This is a command-line tool that makes it easier to deploy Adobe Creative Cloud device license files (output by the Creative Cloud Packager application) on OS X, by building them into a standard OS X package installer.
Given a path to the license file output from Creative Cloud Packager, this tool packages the
adobe_prtk executable and adds a postinstall script to perform the activation. It can also import the package into Munki with an appropriate uninstaller script added so that the license can be deactivated simply by removing the item using Munki. If not using Munki, the uninstall script is output alongside the package for your own use.
Here's a blog post.
Adobe Creative Cloud Packager offers an option "Create License Package," but does not make it obvious about how to deploy the license activation, and there's no tool for deactivating the "device" license used by CC for Teams Education agreements and returning it to the license pool. The
RemoveVolumeSerial tool output by CCP can only be used for those with Enterprise agreements. (An enterprise LEID is hardcoded in the binary.) There is some very confusing documentation available here, here, and more details about LEIDs here.
Why would you even want to make a license file, when there's already an option to build device licensed packages? After all, these packages will handle activating a device license, and Munki has support for running CCP's uninstaller packages to remove the application. Unfortunately, uninstalling a device-licensed package built with CCP removes that device license activation regardless of whether other applications also relying on that activation are installed, making it a pain to try and manage multiple apps within a single device pool independently of one another.
This behaviour where uninstalling a licensed application package also uninstalls the license (even if other applications may require it) was classified by Adobe as a bug and scheduled to be fixed. The bug was first acknowledged in April 2015, and quite a while after this tool was written it was eventually fixed by the Adobe Enterprise tools team in the fall of 2016.
It is possible install a Named License and "convert" it to a device license using a license file and Adobe's activation tools. This might be a more manageable deployment scenario for your environment, regardless of the bug described above, because it allows you to build a single Named installer and then optionally apply a device license to that machine (and remove it later to restore it to a Named license).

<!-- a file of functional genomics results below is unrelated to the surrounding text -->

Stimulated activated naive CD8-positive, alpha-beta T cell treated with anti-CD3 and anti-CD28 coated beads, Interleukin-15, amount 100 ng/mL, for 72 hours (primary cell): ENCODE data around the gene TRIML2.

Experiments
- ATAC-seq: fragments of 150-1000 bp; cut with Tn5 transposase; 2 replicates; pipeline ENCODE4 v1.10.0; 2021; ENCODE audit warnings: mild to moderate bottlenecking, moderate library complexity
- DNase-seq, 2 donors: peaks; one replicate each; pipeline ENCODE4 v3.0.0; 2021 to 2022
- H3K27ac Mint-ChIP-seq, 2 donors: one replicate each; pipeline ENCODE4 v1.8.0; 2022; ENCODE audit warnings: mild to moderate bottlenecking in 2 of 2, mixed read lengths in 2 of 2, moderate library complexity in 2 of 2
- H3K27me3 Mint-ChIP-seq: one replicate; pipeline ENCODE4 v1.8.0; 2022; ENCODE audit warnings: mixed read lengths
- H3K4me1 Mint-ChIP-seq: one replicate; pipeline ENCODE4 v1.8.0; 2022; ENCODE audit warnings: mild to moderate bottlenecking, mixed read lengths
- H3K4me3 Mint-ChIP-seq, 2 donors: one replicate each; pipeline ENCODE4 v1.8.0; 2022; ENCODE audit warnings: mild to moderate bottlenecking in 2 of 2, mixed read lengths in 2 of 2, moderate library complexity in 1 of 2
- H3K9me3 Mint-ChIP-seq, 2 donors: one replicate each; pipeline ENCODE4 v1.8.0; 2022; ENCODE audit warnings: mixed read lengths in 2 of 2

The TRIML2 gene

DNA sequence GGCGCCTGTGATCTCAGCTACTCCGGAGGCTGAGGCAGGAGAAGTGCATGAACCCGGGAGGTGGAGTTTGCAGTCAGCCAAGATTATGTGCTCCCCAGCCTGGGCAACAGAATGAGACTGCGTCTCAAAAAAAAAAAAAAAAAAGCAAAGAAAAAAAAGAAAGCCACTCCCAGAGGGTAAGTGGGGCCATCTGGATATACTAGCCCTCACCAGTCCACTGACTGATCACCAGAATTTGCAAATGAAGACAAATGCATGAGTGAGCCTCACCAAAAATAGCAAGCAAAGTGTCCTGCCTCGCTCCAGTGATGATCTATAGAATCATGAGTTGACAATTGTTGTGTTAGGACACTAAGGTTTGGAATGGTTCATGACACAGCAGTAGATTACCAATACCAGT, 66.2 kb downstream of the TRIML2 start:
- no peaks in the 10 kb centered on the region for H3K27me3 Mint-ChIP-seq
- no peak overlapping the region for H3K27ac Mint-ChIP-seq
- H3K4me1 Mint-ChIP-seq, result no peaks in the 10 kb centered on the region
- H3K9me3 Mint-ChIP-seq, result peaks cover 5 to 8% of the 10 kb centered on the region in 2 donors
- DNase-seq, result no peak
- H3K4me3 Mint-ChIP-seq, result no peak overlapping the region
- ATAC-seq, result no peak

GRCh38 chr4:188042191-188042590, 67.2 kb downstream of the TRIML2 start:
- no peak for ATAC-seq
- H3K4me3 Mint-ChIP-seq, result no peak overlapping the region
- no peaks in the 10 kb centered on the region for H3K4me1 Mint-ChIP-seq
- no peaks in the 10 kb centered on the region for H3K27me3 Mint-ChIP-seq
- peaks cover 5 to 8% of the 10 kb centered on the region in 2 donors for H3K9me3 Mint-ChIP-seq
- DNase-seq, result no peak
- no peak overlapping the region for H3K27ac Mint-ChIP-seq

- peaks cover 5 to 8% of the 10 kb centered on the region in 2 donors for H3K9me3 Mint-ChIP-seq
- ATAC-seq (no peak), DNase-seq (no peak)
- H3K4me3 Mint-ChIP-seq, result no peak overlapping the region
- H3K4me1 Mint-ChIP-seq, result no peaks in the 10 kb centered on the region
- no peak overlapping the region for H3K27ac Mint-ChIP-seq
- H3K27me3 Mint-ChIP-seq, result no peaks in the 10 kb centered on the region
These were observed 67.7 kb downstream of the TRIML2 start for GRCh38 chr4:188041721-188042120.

With Munki, you could then assign this license pkg to a manifest directly, or potentially add it as an
update_for multiple CC products with Named licenses. This way, Munki will keep the license around for as long as at least one CC app (for which this is an
update_for is installed on the system). Munki will deactivate the license if the last dependent CC app is removed (using Munki).
This tool only requires the output from the Creative Cloud Packager's "Create License Package" workflow.
Run the command with a single argument: the path to a directory containing the output of a "Create License Package" workflow from CCP:
Run the command with the
--help) option to print out the full usage. There are multiple customization options for package parameters.
If you've also used the
--munki option to import the package into Munki, you will likely want to modify some other pkginfo keys in the resultant pkginfo file, such as
description, etc. This script isn't meant to be an all-encompassing Munki importer tool that passes any other options through to
munkiimport, just enough to import a functional item into Munki with the appropriate
What's it actually do?
helper.bin(which is really the
adobe_prtktool) is scanned to extract a version number so it can be installed in a path that does not conflict with other versions in the future.
prov.xmlis read to extract the LEID, which is needed if performing an uninstallation (deactivation) later.
- Stages your copies of adobe_prtk and prov.xml to be installed to
- A Python-based postinstall script is written for the package, which executes
adobe_prtkwith the required options, and removes the prov.xml file. Additionally, if the command emits an error code, the error code along with an explanation (taken from Adobe's documentation) is printed to the install log (!).